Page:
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JavaScript's promised convenience

2022-10-1812 minutes readJavaScript

The introduction of Promises in JavaScript was a great usability improvement when working with asynchronous code. They are usually much easier to comprehend compared to callbacks (see callback hell). It is not a new concept, though. Other languages have similar abstraction to handle asynchronous computations that eventually return a value: Rust has Futures, so does C++, C# has Tasks, and so do many other languages.

I will explore how the JavaScript implementation of Promise-chaining has an extra functionality that seems like a convenience, but proves difficult to work with in some cases, for example zx scripts. This makes Promise diverge from the monad definition.

Chaining Promises

Naturally, Promises can be chained using the then method.

function getRandomInteger() {
  return Math.round(Math.random() * 50);

function delay(ms: number): Promise<void> {
  return new Promise((resolve) => setTimeout(resolve, ms));

function getDelayedRandomInteger(): Promise<number> {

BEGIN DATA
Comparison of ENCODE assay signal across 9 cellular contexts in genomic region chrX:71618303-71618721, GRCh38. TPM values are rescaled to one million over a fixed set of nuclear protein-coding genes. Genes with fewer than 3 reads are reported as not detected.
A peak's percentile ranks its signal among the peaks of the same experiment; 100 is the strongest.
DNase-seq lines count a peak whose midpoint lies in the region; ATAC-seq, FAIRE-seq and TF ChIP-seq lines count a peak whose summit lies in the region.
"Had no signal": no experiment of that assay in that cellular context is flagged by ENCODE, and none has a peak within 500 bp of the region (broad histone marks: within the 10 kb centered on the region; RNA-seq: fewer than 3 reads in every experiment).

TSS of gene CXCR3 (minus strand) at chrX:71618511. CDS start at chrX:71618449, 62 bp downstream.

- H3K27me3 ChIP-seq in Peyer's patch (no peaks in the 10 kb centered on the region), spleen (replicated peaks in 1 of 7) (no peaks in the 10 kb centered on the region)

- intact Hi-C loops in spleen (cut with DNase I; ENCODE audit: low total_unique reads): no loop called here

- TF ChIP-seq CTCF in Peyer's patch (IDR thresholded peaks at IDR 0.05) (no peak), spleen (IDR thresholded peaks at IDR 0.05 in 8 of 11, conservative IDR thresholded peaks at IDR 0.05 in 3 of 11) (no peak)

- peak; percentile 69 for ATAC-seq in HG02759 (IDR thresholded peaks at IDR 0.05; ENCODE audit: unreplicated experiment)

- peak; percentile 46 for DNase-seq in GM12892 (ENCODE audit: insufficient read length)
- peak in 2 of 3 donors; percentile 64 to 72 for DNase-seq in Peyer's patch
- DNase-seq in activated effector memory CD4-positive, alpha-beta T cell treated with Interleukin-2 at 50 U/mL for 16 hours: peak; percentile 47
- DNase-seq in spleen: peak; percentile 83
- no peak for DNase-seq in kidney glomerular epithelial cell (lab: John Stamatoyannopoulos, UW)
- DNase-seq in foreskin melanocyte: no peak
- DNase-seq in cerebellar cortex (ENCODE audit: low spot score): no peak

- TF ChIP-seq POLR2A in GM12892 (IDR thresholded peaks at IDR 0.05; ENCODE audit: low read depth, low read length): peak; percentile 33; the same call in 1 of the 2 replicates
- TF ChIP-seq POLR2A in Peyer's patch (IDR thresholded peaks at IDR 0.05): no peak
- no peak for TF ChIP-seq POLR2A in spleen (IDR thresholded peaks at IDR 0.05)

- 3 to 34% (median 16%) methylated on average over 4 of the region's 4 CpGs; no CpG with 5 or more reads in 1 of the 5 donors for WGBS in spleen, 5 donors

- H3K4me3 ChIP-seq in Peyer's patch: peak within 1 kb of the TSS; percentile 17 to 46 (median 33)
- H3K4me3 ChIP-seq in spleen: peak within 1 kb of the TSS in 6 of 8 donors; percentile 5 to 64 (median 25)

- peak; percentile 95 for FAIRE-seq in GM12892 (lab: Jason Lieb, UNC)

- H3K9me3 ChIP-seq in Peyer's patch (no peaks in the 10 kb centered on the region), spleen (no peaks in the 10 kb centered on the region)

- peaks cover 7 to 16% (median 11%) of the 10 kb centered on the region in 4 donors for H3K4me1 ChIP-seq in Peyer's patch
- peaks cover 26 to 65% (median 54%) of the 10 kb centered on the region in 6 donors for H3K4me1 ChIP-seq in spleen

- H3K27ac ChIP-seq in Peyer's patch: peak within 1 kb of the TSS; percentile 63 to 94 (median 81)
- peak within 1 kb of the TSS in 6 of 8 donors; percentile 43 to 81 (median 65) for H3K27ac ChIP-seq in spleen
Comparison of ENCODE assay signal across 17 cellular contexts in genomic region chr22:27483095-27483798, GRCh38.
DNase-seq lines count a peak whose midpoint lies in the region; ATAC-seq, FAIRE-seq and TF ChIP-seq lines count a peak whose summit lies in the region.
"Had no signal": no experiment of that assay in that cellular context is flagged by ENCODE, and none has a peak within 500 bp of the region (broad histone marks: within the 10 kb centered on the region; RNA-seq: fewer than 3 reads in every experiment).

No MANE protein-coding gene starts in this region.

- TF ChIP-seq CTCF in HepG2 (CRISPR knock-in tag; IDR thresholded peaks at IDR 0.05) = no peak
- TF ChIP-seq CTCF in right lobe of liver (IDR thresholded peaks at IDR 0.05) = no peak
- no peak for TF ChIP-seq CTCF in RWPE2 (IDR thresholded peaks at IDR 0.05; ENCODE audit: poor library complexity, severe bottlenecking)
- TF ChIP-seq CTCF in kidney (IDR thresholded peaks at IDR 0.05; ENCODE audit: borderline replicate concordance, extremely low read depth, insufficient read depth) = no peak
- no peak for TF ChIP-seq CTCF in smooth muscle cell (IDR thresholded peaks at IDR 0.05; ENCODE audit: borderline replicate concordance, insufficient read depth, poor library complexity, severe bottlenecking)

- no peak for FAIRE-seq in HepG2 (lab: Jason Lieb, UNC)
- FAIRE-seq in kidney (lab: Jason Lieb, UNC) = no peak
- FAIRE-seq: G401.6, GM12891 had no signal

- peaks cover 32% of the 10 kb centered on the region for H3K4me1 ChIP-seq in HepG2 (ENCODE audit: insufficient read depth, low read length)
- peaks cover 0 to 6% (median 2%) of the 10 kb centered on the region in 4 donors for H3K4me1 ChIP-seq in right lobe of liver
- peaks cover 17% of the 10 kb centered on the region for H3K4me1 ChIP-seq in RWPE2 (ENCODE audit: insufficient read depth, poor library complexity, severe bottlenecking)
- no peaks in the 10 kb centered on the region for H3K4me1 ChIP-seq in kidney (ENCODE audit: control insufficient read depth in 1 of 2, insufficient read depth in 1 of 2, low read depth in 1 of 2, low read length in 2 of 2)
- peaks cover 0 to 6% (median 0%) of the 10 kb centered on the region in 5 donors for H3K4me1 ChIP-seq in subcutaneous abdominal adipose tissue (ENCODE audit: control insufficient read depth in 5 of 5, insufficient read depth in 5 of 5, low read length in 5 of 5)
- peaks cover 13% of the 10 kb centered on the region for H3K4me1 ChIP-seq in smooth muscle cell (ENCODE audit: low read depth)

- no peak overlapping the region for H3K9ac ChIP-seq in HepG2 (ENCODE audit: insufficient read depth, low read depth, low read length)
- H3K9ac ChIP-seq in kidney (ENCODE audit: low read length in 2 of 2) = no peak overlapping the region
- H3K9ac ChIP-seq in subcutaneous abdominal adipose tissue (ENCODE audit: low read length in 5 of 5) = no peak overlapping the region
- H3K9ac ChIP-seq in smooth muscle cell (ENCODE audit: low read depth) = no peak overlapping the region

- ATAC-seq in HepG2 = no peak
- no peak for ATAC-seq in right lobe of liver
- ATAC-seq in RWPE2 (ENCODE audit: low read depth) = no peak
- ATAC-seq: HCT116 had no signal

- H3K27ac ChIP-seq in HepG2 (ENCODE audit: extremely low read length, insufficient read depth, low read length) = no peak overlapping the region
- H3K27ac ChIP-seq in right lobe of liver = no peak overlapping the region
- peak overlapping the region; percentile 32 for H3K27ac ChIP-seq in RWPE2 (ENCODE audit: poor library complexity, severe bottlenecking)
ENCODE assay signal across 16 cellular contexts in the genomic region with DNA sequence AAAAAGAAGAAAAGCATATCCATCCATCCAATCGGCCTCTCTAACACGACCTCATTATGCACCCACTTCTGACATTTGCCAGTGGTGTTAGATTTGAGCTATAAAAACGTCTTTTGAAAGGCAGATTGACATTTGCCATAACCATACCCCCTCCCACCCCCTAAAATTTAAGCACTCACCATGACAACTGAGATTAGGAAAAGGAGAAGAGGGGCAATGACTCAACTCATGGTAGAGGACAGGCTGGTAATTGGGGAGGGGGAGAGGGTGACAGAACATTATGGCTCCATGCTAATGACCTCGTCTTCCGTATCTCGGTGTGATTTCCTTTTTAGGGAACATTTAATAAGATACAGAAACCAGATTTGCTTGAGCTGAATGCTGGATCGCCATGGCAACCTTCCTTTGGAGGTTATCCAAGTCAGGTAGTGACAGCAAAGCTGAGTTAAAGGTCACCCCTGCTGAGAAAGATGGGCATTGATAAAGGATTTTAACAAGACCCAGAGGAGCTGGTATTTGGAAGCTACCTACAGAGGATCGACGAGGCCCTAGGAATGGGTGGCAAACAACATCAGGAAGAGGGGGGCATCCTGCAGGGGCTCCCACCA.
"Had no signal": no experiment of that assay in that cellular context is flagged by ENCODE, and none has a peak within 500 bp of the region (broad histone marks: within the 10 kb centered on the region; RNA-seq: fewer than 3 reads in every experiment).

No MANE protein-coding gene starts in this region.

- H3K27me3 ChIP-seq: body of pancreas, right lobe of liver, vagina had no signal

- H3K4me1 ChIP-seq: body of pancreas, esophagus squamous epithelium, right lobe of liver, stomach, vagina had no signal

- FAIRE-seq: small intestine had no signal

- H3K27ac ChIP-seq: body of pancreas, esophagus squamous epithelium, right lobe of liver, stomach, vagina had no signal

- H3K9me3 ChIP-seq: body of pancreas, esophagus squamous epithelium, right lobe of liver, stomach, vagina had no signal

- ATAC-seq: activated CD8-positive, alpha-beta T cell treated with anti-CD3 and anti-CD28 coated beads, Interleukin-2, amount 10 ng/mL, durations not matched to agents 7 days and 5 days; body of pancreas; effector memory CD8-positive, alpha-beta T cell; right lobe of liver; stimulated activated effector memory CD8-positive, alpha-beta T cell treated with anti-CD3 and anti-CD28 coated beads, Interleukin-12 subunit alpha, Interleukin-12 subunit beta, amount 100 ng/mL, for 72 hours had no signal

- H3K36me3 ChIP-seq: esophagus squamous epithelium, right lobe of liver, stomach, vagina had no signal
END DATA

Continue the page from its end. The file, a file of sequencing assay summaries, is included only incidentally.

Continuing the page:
return delay(1000).then(getRandomInteger);

// Print a random integer (multiplied by 2) after one second
  .then((integer) => integer * 2)

If we break it down into steps, it could look like so:

const randomIntegerPromise = getDelayedRandomInteger();
const doubledRandomIntegerPromise = randomIntegerPromise.then((value) => {
  return value * 2;

Looking at this syntax and ignoring other knowledge I have about the behavior of then, I can conclude that the callback provided to then will receive the value of the Promise it is attached to. Whatever the callback returns will be the value the final Promise resolves with.

To be concrete, randomIntegerPromise will resolve with some random integer, which will be passed as an argument (value) to the arrow function which returns the doubled value. That doubled value will be the value doubledRandomIntegerPromise resolves with.

All good so far. What if we wanted to chain another asynchronous operation? Let's use that random integer as a person ID and get that person details from the Star Wars API.

  .then((id) => fetch(`${id}`))